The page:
Over 400 in distress at sea, rescue charity says Italy and Malta ignoring aid call

Boat with 430 people, including children and minors, in severe distress

An AFM patrol boat
An AFM patrol boat

A boat with approximately 430 people on board, including dozens of children and minors, is in severe distress in the central Mediterranean Sea.

Rescue hotline The Alarm Phone was alerted by the distressed people on board at 11:57a, on 24 November 2021.

“According to them, the boat is disintegrating, and they cannot hold out much longer. Moreover, they report that several people have already died. There are over 100 people below deck – in case of a shipwreck, they would be trapped inside the vessel,” the rescue charity said.

The last position received from the boat was at 7:54am on 25 November. Alarm Phone has repeatedly informed European authorities in Italy and Malta.

“MRCC Rome has informed us that they were not the ‘competent authority’ in this case, while RCC Malta simply hangs up the phone when we try to relay information on the case.

“It is clear that neither the Libyan coastguards nor the Tunisian forces can adequately deal with this distress situation. Indeed, we fear that their involvement might prompt panic on board as the people do not want to return to a place of unsafety, but seek protection in Europe.”

The Tunisian authorities told The Alarm Phone at midnight that it would not be possible to carry out a rescue operation involving over 400 people.

“This morning, the Tunisian coastguard sent out two assets but according to people on board, they are not intervening. The Tunisian authorities have said that they were trying to coordinate with MRCC Rome but to us, MRCC Rome simply keeps repeating that they are not the competent authorities.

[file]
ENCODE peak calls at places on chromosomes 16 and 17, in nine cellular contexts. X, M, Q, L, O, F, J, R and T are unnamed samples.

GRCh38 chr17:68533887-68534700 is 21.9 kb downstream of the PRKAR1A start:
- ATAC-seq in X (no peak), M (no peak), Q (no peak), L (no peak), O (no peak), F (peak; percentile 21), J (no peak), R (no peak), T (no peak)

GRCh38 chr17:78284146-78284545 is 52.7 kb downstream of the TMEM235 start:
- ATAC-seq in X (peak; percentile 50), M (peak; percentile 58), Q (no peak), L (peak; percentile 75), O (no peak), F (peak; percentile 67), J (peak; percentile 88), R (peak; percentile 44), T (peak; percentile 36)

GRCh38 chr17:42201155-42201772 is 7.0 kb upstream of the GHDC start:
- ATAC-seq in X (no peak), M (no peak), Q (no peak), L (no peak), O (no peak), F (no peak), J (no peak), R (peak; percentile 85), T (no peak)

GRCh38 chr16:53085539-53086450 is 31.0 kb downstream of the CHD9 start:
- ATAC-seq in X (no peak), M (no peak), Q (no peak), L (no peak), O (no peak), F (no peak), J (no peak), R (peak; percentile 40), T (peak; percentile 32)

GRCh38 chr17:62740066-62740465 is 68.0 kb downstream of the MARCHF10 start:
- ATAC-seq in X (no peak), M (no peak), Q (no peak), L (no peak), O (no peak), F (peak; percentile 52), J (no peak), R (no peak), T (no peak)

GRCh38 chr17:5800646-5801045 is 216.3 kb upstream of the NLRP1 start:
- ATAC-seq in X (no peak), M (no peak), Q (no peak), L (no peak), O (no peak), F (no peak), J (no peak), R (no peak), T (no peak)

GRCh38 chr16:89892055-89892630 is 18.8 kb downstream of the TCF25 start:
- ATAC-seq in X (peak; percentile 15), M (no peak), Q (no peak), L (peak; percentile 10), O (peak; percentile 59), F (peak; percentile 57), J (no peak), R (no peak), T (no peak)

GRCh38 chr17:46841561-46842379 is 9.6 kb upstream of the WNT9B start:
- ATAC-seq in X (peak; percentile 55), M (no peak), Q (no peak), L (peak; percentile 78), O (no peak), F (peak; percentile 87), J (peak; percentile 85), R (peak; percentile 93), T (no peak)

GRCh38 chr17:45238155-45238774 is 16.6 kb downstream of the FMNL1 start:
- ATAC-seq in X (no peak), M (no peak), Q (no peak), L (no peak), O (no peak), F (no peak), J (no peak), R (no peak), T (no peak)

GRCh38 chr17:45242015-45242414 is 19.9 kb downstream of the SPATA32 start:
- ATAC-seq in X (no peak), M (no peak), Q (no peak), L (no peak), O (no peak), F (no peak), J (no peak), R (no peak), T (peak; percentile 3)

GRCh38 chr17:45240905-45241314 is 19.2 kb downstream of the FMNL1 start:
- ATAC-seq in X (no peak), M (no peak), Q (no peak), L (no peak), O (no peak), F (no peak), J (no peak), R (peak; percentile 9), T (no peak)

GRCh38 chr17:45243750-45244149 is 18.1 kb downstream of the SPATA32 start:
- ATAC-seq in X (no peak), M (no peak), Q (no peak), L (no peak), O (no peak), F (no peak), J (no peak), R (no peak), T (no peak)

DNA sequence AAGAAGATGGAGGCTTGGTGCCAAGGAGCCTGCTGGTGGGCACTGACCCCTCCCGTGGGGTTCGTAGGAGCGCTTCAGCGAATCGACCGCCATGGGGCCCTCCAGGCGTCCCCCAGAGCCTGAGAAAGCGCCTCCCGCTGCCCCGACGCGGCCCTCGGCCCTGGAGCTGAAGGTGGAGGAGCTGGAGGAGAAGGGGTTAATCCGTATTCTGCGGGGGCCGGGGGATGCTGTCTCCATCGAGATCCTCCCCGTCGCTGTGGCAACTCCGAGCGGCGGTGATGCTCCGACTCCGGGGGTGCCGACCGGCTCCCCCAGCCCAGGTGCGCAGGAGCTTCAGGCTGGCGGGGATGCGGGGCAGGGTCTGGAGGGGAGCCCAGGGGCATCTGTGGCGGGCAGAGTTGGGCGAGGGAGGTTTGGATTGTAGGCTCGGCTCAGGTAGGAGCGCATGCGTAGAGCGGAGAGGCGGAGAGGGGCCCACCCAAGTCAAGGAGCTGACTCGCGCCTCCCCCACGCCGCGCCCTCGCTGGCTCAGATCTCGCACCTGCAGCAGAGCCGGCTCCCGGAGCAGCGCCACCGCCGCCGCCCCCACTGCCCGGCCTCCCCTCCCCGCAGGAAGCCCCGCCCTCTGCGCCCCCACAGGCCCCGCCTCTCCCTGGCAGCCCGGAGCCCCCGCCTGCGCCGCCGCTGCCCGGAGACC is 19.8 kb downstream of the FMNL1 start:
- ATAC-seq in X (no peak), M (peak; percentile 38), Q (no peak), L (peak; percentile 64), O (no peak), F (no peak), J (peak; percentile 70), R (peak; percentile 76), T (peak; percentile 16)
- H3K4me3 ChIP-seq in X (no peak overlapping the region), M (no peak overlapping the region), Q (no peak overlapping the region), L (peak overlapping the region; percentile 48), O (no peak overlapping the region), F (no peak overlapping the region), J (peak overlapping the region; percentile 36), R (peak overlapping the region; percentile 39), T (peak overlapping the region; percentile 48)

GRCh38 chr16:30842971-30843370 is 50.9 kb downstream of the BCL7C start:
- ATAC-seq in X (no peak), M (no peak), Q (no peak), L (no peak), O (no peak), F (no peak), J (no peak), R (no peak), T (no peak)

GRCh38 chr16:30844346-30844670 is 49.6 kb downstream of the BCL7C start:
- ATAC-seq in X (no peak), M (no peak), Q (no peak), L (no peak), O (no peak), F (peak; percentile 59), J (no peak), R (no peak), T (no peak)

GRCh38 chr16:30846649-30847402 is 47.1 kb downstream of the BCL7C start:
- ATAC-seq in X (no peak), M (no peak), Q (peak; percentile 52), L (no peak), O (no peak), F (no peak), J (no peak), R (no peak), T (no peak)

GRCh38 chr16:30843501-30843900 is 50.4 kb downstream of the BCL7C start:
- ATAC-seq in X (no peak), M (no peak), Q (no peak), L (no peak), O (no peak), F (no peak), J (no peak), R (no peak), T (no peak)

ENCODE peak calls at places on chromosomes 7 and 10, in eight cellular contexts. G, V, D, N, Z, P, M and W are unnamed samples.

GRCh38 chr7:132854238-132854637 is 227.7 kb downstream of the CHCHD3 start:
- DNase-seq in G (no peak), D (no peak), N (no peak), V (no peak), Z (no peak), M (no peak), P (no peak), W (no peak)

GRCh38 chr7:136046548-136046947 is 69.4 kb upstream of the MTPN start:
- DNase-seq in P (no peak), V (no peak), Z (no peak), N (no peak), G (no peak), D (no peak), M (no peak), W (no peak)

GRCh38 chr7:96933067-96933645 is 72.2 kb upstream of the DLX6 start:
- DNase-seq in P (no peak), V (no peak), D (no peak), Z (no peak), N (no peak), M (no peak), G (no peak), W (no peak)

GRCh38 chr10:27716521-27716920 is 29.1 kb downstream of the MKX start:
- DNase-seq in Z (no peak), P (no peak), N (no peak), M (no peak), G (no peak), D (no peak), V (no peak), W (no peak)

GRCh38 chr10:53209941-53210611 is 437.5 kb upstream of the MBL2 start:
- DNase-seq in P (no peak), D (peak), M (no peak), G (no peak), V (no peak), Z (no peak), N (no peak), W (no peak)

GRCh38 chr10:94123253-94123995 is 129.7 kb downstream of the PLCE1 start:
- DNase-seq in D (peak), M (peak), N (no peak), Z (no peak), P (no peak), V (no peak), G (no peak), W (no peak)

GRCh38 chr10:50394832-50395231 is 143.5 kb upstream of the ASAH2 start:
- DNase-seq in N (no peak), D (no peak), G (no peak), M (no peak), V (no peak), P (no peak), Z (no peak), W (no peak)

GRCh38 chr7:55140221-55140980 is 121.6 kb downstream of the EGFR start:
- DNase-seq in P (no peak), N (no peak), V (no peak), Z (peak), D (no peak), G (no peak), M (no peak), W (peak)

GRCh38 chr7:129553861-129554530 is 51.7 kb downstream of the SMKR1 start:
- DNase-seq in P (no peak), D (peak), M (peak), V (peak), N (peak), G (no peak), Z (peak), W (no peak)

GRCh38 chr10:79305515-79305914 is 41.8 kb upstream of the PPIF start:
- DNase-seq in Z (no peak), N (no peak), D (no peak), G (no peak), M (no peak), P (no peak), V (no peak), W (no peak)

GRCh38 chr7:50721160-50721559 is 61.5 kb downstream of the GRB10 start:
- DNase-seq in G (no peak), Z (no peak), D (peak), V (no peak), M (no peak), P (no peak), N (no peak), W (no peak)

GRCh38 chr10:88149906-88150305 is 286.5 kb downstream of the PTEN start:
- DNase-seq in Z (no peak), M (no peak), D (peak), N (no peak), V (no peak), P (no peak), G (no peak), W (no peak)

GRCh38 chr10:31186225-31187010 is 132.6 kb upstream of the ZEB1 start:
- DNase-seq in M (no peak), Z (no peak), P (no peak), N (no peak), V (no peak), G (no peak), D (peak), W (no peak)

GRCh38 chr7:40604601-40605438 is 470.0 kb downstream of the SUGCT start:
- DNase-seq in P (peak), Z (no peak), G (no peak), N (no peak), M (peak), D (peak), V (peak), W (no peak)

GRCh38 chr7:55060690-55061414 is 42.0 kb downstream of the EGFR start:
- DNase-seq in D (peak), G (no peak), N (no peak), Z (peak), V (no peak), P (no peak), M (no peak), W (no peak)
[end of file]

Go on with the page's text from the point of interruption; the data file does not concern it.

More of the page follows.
“However, according to relevant conventions and customary principles of international law and the law of the sea, the informed Rescue Coordination Centres are responsible to coordinate a rescue operation,” the Alarm Phone said.

The Search And Rescue Convention establishes clear obligations on coastal states to coordinate and protect life at sea, regardless of the strict division of search and rescue areas as far as the allocation of responsibility is concerned.

In the case of Italy, this principle was recently reaffirmed in its national SAR plan, which expressly provides that “outside the area of national responsibility the IMRCC coordinates the actions in favour of means and people in danger, in the cases in which it acts as the first R.C.C. informed of the event and until the competent R.C.C., or another RCC able to better assist, assumes the coordination of SAR operations.”

Italy was condemned for violating the UN Covenant on Civil and Political Rights on search and rescue, while the unlawfulness of the Maltese failure to coordinate rescues was also recognised in the decision of the UN Human Rights Committee of 27 January 2021 concerning the “Libra case”.